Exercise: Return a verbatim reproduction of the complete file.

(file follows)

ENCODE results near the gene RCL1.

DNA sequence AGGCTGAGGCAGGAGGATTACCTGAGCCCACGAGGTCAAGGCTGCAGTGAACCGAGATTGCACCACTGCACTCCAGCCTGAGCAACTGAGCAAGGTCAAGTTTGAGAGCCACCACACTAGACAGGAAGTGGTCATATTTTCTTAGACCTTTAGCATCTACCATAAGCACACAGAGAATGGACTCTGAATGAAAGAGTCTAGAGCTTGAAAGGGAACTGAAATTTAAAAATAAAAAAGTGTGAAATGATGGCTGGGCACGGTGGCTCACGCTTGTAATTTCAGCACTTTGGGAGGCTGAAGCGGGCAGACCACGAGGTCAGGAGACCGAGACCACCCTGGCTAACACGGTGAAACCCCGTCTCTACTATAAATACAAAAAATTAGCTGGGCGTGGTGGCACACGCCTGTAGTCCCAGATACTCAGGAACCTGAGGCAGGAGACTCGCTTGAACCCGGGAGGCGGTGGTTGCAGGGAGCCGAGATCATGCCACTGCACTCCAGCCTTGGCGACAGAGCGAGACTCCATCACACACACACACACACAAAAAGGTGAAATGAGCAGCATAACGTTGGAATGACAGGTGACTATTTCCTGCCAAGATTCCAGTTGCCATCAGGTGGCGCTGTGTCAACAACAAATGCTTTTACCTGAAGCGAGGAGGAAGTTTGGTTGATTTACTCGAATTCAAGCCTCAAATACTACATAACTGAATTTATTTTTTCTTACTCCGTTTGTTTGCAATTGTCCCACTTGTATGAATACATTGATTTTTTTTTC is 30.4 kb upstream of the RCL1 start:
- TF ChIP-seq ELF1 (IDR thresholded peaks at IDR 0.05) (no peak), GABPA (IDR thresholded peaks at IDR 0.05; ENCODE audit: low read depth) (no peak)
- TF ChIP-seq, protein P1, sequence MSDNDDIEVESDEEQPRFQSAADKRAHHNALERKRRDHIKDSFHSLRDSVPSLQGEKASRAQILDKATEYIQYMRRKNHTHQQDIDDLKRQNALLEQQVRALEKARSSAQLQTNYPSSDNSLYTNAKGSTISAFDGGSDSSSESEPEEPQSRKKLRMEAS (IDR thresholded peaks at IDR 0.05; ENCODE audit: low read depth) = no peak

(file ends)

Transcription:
ENCODE results near the gene RCL1.

DNA sequence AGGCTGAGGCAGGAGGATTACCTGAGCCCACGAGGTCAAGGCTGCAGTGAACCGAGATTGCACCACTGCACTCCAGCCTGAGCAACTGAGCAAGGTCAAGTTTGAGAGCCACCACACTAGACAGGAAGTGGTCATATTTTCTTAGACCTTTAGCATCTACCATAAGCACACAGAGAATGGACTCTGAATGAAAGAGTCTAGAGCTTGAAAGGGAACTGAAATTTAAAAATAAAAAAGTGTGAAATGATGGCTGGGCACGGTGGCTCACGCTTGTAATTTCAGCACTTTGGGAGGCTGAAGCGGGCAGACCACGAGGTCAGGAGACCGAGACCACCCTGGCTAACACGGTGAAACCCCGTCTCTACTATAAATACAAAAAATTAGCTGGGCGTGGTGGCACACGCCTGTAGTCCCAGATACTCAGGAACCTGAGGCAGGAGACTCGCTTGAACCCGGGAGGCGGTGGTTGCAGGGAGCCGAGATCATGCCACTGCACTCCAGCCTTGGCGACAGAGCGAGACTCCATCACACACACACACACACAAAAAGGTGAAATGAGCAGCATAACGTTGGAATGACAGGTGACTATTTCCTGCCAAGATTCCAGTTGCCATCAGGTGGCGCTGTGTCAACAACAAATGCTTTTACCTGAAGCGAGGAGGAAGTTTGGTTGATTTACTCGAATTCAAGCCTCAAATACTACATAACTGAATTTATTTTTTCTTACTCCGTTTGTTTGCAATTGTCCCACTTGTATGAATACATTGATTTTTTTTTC is 30.4 kb upstream of the RCL1 start:
- TF ChIP-seq ELF1 (IDR thresholded peaks at IDR 0.05) (no peak), GABPA (IDR thresholded peaks at IDR 0.05; ENCODE audit: low read depth) (no peak)
- TF ChIP-seq, protein P1, sequence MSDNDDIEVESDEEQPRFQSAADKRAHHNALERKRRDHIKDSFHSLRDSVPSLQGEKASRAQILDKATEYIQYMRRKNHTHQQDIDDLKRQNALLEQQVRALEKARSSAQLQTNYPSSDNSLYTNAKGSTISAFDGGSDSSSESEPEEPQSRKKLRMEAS (IDR thresholded peaks at IDR 0.05; ENCODE audit: low read depth) = no peak